Photo by Debby Hudson on Unsplash

I looked at blackened Aspen leaves that weren’t raked up before the first snow of autumn last year. I walked through our dead kitchen garden that we were unable to winterize because of Frank’s visit to the ICU and subsequent recovery during the week we had planned on cleaning. I looked at seed pods and small branches that litter our yard from various wind and snowstorms. We have a lot of work to do in the next months before planting.

I’m reminded of the seasonal imagery I love so much. This past winter, I’ve been spending time reading and learning. Seeds are being planted and cultivated. I know that it takes time before I’ll see the fruits of these classes and experiences. In some ways, I love this season of quiet and growth. In other ways, I’m antsy to see what has taken root, what will grow from these experiences.

After walking around our disheveled yard, I’m also reminded that a seed isn’t planted and then suddenly grows on its own. Gardening takes work and cultivation. Dead growth needs to be cleared, the compost needs to be turned, the debris of winter raked and mulched.

I’d love to wake up on the first day of spring, look out the window, and see bulbs popping up and a ready-to-enjoy garden inviting me outside. I forget that getting our garden ready for spring takes a lot of effort. After a winter of quiet and rest, there’s a lot of work in the spring to get ready for summer.

I still have a lot of learning and unlearning to do on this journey. As much as I wish my own life’s season were as orderly and predictable as nature’s I’m learning that I can bounce from winter back to fall and skip to summer. And then there are the seasons that are specific to our own family and region – tax season and mud season and birthday season. (I love Addie Zierman’s thoughts on those other seasons: Break-Up, Freeze-Up and Other Understated Seasons.)

But I feel myself emerging from the quiet learning of winter. I’m ready to start raking and sorting and doing the work. While I’m in the garden, I’m able to imagine what I want to add or try each new season. Without spending the time doing the work, my imagination isn’t sparked in the same way it is as I’m actively pulling and cleaning.

I still have a lot of processing to do and I’m still holding my learning closely. But I love feeling the stirring of spring, the eagerness to sort out these ideas, and the energy to start cleaning up and preparing for the harvest.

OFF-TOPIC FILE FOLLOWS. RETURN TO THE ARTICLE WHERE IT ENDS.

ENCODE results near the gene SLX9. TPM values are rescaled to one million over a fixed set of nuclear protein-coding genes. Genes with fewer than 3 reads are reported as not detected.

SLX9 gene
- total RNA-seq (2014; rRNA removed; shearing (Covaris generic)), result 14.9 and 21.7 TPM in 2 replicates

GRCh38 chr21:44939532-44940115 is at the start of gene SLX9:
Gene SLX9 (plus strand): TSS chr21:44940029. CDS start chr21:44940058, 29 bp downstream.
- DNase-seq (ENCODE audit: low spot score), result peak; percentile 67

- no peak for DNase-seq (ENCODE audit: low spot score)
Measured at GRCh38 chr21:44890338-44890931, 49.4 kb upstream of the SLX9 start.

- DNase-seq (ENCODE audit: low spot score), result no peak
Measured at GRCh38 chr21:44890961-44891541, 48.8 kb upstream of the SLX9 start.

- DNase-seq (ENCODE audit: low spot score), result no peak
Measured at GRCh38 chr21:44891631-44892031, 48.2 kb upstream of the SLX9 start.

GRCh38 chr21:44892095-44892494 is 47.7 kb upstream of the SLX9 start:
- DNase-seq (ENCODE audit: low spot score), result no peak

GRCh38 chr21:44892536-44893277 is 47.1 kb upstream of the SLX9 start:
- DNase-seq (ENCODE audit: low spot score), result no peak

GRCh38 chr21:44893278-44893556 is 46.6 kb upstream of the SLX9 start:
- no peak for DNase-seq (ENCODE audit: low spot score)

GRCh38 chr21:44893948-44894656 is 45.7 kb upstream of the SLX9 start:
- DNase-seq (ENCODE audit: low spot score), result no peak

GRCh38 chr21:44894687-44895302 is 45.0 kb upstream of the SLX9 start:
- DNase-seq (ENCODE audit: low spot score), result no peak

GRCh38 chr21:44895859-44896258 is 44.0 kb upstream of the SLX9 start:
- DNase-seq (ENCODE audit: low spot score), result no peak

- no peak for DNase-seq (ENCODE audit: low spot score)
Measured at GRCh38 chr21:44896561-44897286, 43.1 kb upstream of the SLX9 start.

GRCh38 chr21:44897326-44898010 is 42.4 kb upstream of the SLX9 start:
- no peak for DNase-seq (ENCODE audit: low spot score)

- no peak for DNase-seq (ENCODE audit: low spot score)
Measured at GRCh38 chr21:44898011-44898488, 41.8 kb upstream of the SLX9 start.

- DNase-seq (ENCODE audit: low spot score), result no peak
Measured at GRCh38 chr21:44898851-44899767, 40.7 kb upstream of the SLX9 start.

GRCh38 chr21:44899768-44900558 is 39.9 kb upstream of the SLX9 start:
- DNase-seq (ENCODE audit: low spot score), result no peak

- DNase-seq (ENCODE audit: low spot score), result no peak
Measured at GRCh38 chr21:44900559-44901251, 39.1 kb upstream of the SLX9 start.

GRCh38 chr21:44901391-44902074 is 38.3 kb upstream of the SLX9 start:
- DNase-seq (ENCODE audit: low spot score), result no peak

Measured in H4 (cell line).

What are you cultivating? What do you need to clean as you prepare for a season of harvest?

Six Lessons for the Short Days of Long Winter Months

I’ve been learning a lot in the past six months. Really, I should say that I’m unlearning a lot. I’m unlearning things I thought I knew well, unlearning history and even my own beliefs. There will be more to write about these things in the future but right now, I’m letting these unlearnings settle and sort.

For quite a while, I was content leaning into this space and holding it quietly. Writing has been put on hold as I let these ideas and shifts weave their way through my thinking. But I’m also starting to get that itch to write regularly again. Jumping back in after months of sporadic posts seemed overwhelming so I’m starting with a list of things I’ve learned this winter.

Some of these are big things, others are small reminders of what works during these long months of short days.

What I’ve Learned This Winter

What I've Learned This Winter: Six Lessons for the Short Days of these Long Months in a white text box. The background is a stock photo of snowy mountains.

Routines Make Me Happy
It seems that every winter my sleep cycles get disrupted. When the girls were tiny, I blamed it on their six-month growth spurts but now everyone is sleeping through the night and I still wake up at 2:00, thoughts whirling. I’ve always been a routined bedtime person but in an effort to optimize my sleep, I’ve become stricter. Even adding a few more boundaries to my bedtime and wake-up routines have made my days better. Maybe the middles don’t go as planned but I know that I’ve bookended the day well, which makes me happy.

Learning Something New Is Good
Frank and I are heading to Paris in May to celebrate our tenth anniversary so I’ve broken out my old Rosetta Stone curriculum, downloaded Duolingo onto my phone, and subscribed to the Coffee Break French podcast. Every day, I practice French – somedays more than others but it’s rare that I skip a day’s practice in some form. I don’t know if this counts as learning something new, as it’s been more of a review but I love remembering things I used to know. After our trip, I’m eager to switch over to Spanish and continue this language adventure.

Experiential Dates are Essential
Frank and I have found that starting tax season with a series of experiential dates sets the tone for these three months of busyness. One year, we took three weeks of cooking lessons. This year, we spent two weeks learning the Cha Cha. Spending two hours fumbling through unknown steps, looking at each other in the eye was exactly what we needed in a season that’s so easy to miss fun connections.

When Stretched, Turn to the Wisdom of Others
I was recently asked to share my story and then pray for the MOPS International board members. Sharing my story is something I’ve practiced and felt comfortable doing. Praying in front of a group is something I’ve never enjoyed. I’d much rather pray one-on-one than in front of a crowd, especially of strangers. So I turned to Jan Richardson’s phenomenal book of prayers and reflections, In the Sanctuary of Women. Starting my own prayer with the wisdom of another woman gave me the words and courage to continue on my own.